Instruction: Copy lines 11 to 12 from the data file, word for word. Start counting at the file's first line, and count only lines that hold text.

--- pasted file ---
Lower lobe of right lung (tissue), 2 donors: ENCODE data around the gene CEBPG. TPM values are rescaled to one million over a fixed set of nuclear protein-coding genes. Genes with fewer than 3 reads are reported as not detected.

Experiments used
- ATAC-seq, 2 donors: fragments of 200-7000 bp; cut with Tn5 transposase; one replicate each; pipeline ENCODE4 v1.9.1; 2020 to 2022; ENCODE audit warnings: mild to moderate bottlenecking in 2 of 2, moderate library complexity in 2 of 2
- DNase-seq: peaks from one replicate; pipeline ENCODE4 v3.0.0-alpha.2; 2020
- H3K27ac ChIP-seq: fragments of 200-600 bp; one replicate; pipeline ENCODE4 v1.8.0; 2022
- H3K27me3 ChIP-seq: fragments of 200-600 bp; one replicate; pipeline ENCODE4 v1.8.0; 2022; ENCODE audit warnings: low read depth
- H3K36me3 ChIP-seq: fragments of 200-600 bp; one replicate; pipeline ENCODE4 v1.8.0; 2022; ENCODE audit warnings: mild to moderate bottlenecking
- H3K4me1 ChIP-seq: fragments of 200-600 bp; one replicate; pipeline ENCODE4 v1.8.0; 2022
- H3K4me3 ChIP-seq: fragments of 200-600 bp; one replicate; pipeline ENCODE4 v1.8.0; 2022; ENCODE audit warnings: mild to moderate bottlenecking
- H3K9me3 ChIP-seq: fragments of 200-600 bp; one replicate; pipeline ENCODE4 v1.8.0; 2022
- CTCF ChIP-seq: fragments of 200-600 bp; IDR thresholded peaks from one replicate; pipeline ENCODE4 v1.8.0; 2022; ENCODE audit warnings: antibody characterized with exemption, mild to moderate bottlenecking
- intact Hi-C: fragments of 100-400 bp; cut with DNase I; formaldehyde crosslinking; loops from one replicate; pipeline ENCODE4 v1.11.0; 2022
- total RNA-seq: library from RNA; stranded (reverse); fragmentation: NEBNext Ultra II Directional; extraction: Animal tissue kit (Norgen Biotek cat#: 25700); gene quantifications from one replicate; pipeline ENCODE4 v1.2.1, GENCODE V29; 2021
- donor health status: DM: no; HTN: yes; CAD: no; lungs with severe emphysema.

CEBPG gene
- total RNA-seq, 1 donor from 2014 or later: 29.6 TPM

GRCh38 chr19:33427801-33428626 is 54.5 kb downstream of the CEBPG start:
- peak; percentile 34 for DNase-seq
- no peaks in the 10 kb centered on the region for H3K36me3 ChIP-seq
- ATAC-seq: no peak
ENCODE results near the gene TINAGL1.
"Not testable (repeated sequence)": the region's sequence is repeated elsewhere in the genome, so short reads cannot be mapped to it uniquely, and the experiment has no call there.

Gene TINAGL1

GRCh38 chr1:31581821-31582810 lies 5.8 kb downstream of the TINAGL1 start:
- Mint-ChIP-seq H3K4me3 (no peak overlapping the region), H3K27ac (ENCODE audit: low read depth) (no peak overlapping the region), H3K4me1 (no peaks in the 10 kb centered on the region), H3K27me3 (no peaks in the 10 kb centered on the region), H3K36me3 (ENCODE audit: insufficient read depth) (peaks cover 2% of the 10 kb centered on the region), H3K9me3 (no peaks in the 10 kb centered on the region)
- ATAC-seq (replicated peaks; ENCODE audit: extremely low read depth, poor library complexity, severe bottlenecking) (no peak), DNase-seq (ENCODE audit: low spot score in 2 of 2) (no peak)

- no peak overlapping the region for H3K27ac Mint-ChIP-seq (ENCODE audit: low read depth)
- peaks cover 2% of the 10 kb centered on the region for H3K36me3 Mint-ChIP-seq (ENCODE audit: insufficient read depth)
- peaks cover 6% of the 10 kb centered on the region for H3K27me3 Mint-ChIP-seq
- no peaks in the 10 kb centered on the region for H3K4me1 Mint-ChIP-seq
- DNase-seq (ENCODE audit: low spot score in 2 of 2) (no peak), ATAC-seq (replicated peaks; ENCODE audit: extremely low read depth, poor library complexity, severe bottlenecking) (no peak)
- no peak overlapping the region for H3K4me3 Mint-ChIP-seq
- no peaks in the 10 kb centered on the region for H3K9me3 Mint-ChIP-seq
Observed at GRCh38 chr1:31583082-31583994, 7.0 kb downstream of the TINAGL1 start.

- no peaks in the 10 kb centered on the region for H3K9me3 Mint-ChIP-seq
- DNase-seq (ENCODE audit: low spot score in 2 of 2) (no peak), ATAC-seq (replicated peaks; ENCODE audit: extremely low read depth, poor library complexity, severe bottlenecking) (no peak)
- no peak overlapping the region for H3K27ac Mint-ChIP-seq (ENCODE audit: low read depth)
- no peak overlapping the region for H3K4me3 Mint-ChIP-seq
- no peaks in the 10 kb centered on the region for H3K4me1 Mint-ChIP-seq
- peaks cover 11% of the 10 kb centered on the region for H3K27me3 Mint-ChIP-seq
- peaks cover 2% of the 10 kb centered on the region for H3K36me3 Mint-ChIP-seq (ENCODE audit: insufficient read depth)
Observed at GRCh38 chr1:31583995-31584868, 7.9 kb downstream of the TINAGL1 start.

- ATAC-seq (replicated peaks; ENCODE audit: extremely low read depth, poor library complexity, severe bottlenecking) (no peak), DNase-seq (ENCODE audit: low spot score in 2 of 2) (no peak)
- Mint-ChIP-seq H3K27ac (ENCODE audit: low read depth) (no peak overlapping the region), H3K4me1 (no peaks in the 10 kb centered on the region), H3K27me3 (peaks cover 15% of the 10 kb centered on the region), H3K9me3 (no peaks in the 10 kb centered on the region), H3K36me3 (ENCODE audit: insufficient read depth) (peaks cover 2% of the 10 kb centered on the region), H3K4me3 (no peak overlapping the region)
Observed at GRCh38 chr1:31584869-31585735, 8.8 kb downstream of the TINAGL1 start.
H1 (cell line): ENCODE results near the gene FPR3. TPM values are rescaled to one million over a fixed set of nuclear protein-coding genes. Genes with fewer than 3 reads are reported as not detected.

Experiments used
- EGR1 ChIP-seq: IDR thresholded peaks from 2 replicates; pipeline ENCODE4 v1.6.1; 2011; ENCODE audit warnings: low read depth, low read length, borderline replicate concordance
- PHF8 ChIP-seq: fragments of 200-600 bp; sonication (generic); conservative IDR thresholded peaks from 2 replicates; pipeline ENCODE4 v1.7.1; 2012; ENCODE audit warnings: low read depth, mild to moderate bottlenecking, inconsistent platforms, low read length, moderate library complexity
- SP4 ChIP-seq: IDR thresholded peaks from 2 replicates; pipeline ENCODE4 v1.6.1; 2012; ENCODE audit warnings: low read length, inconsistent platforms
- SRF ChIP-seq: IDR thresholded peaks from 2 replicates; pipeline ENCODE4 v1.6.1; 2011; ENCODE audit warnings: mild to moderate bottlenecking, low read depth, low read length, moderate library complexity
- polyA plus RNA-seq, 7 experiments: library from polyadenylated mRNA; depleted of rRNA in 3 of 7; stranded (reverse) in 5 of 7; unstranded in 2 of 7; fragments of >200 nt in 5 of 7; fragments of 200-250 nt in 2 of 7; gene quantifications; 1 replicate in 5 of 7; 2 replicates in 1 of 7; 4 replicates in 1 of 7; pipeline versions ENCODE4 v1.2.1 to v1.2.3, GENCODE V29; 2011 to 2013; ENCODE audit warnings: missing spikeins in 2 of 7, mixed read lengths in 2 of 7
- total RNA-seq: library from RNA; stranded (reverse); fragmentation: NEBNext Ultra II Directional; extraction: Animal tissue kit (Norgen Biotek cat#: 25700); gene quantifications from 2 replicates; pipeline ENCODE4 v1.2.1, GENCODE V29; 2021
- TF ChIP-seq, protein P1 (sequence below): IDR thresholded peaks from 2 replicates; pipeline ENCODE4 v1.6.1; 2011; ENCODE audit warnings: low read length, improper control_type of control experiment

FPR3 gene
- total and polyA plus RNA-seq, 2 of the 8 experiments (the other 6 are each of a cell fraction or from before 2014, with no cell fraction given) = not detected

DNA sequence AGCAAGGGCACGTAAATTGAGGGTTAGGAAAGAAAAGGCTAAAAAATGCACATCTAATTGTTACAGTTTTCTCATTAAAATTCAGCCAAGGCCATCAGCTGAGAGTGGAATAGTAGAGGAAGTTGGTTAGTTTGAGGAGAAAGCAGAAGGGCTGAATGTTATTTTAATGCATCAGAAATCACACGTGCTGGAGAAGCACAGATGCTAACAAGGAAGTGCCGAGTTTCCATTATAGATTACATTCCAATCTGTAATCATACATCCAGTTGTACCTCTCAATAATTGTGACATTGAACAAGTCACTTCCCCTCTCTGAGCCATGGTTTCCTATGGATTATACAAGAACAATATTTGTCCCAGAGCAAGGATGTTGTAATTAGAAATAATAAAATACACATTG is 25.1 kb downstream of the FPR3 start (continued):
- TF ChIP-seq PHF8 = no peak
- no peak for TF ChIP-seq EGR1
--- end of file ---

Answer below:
- CTCF ChIP-seq: fragments of 200-600 bp; IDR thresholded peaks from one replicate; pipeline ENCODE4 v1.8.0; 2022; ENCODE audit warnings: antibody characterized with exemption, mild to moderate bottlenecking
- intact Hi-C: fragments of 100-400 bp; cut with DNase I; formaldehyde crosslinking; loops from one replicate; pipeline ENCODE4 v1.11.0; 2022